(CNN) -- Gerardo Naranjo's "Miss Bala" is one of these films that comes along every so often that captures the imaginations of the critics and has most of us dancing around singing "Hallelujah."
Every time this happens, however, there are one or two critics of otherwise sound mind who have a less than enthusiastic reaction. This time it's my turn.
Not to say that "Miss Bala" isn't an entertaining, well made and thought provoking film. It is. It also boasts some exceptional acting work from its lead, Stephanie Sigman, as well as a chilling turn from Noe Hernandez, as the menacing gangster who insinuates himself into her life. It's just that I wasn't blown away and while we critics don't exactly have a hive mind, when you come across a film that is worshiped by many colleagues who you respect that you simply "like," you wonder if only for a moment, whether there's something wrong with you.
Laura (Sigman) is a stunningly beautiful young woman in her early 20s living in Tijuana, Mexico, who dreams of winning the Miss Baja title. The day before she is to audition for the pageant, Laura and her friend Suzu (Lakshmi Picazo), also an aspiring beauty queen, end up in a seedy nightclub populated by dangerous men and the women who love them (which includes Suzu).
A victim of "wrong place at wrong time" syndrome, Laura ends up being the only living witness to a massacre perpetrated by Lino (Hernandez) the local drug kingpin and his gang, as they storm the nightclub. While searching for Jessica the next morning, Laura makes the mistake of trusting a local traffic officer with her story and things go markedly downhill from there.
Lino takes an immediate shine to Laura (who wouldn't?) and rather brazenly begins to use her in his criminal endeavors, including running cash across the border for weapons, all in exchange not only for the safety of her father and brother, but also so Lino will fix the beauty pageant. It's like watching the fastest case of Stockholm Syndrome on record.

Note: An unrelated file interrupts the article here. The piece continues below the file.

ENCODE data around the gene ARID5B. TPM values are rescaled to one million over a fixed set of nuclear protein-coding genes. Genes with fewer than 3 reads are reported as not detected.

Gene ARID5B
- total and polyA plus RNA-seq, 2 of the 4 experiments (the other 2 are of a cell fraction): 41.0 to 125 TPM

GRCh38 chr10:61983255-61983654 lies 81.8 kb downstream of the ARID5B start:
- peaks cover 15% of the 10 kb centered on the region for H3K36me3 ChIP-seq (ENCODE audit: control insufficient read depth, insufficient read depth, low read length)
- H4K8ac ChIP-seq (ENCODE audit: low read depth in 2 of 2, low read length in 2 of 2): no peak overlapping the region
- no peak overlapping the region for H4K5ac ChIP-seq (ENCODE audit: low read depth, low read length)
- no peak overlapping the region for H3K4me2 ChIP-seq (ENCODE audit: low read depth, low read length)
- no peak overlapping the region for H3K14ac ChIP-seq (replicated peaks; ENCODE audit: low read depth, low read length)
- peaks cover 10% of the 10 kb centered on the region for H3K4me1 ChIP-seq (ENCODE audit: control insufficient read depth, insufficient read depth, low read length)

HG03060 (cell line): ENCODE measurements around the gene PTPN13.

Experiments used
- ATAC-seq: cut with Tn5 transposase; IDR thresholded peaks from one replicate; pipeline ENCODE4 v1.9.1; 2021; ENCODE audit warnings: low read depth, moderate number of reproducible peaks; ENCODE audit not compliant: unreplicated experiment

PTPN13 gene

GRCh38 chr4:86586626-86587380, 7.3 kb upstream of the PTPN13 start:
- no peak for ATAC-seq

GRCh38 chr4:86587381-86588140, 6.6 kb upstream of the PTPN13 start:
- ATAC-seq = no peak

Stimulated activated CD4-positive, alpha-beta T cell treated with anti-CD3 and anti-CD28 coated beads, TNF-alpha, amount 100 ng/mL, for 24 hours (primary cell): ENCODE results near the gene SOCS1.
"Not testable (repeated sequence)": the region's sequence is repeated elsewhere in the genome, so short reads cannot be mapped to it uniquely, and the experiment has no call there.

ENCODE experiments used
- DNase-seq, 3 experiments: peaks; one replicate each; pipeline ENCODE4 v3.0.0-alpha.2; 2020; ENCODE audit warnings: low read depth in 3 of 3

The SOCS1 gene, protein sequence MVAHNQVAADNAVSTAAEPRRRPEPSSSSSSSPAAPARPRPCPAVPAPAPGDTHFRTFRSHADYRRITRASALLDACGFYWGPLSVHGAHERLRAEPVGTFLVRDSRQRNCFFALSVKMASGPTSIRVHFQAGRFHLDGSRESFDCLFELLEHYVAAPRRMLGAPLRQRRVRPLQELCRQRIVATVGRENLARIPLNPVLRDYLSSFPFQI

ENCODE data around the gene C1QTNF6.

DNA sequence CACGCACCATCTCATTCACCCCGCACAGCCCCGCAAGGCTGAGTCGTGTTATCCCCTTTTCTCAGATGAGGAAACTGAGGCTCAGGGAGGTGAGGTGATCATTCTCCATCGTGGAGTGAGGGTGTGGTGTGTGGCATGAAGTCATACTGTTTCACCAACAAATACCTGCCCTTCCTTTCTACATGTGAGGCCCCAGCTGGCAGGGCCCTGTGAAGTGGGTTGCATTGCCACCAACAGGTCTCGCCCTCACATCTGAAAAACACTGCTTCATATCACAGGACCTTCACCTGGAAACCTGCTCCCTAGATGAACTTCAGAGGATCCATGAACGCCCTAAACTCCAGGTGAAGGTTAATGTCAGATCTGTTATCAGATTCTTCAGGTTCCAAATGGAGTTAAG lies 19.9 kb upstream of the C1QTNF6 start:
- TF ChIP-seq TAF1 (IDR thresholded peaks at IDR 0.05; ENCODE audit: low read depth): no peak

Laura comes across as a weak and superficial woman and while this isn't a problem in and of itself, it can be frustrating to watch such a character repeatedly make what, to me, were obvious mistakes. Then again, I have never been in her situation.
I guess you could say I had a failure in my ability to suspend disbelief.
The film is expertly shot, however, and director Naranjo does a great job creating dread, building suspense and pacing the film as things get darker and darker for Laura. Alas, along the way she makes mistake after mistake. "Miss Bala" is based on the true story of former Miss Sinaloa, Laura Zúñiga, who was arrested in 2008 for being part of an international drug trafficking ring.
All in all, there is enough suspense, quality acting and truly harrowing scenes in "Miss Bala" but I felt like I should like it more than I did.
"Miss Bala" is rated R (Under 17 requires accompanying parent or adult guardian). It's extremely violent with contact gunbattles and contains an upsetting but non-graphic scene of rape.